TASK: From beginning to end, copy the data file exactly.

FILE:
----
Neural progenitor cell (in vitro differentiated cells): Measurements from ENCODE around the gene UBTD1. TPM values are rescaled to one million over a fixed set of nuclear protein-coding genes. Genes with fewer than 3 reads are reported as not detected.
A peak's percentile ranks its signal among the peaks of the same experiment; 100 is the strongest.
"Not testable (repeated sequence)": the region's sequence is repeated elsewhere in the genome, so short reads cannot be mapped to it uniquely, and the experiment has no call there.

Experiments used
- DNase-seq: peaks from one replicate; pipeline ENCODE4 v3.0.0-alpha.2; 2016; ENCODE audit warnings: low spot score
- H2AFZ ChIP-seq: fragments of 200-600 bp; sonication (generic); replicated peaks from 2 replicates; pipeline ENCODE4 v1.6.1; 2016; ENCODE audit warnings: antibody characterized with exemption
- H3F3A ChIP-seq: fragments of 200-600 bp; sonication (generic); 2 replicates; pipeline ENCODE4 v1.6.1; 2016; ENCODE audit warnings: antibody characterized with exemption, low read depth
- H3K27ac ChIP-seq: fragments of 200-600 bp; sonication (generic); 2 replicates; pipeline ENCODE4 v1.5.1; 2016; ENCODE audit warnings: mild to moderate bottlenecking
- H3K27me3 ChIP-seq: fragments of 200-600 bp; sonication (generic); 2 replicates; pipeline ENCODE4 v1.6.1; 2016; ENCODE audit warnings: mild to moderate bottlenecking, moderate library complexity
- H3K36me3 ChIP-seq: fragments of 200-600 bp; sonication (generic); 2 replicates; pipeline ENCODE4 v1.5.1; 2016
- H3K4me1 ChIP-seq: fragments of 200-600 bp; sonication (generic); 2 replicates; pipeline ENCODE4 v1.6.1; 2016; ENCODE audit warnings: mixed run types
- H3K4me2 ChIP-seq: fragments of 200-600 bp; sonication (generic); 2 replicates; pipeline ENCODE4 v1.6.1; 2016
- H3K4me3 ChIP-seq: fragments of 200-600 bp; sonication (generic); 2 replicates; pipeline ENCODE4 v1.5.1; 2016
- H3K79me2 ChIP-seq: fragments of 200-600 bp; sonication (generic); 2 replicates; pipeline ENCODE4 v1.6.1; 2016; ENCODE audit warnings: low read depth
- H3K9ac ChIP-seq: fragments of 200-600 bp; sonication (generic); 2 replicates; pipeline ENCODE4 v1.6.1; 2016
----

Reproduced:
Neural progenitor cell (in vitro differentiated cells): Measurements from ENCODE around the gene UBTD1. TPM values are rescaled to one million over a fixed set of nuclear protein-coding genes. Genes with fewer than 3 reads are reported as not detected.
A peak's percentile ranks its signal among the peaks of the same experiment; 100 is the strongest.
"Not testable (repeated sequence)": the region's sequence is repeated elsewhere in the genome, so short reads cannot be mapped to it uniquely, and the experiment has no call there.

Experiments used
- DNase-seq: peaks from one replicate; pipeline ENCODE4 v3.0.0-alpha.2; 2016; ENCODE audit warnings: low spot score
- H2AFZ ChIP-seq: fragments of 200-600 bp; sonication (generic); replicated peaks from 2 replicates; pipeline ENCODE4 v1.6.1; 2016; ENCODE audit warnings: antibody characterized with exemption
- H3F3A ChIP-seq: fragments of 200-600 bp; sonication (generic); 2 replicates; pipeline ENCODE4 v1.6.1; 2016; ENCODE audit warnings: antibody characterized with exemption, low read depth
- H3K27ac ChIP-seq: fragments of 200-600 bp; sonication (generic); 2 replicates; pipeline ENCODE4 v1.5.1; 2016; ENCODE audit warnings: mild to moderate bottlenecking
- H3K27me3 ChIP-seq: fragments of 200-600 bp; sonication (generic); 2 replicates; pipeline ENCODE4 v1.6.1; 2016; ENCODE audit warnings: mild to moderate bottlenecking, moderate library complexity
- H3K36me3 ChIP-seq: fragments of 200-600 bp; sonication (generic); 2 replicates; pipeline ENCODE4 v1.5.1; 2016
- H3K4me1 ChIP-seq: fragments of 200-600 bp; sonication (generic); 2 replicates; pipeline ENCODE4 v1.6.1; 2016; ENCODE audit warnings: mixed run types
- H3K4me2 ChIP-seq: fragments of 200-600 bp; sonication (generic); 2 replicates; pipeline ENCODE4 v1.6.1; 2016
- H3K4me3 ChIP-seq: fragments of 200-600 bp; sonication (generic); 2 replicates; pipeline ENCODE4 v1.5.1; 2016
- H3K79me2 ChIP-seq: fragments of 200-600 bp; sonication (generic); 2 replicates; pipeline ENCODE4 v1.6.1; 2016; ENCODE audit warnings: low read depth
- H3K9ac ChIP-seq: fragments of 200-600 bp; sonication (generic); 2 replicates; pipeline ENCODE4 v1.6.1; 2016